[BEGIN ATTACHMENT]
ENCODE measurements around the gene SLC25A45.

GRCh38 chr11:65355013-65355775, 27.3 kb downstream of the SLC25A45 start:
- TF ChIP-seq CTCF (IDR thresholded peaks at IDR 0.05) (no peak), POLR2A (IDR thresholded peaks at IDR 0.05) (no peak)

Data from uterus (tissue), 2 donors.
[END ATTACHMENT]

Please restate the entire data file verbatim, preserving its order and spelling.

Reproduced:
ENCODE measurements around the gene SLC25A45.

GRCh38 chr11:65355013-65355775, 27.3 kb downstream of the SLC25A45 start:
- TF ChIP-seq CTCF (IDR thresholded peaks at IDR 0.05) (no peak), POLR2A (IDR thresholded peaks at IDR 0.05) (no peak)

Data from uterus (tissue), 2 donors.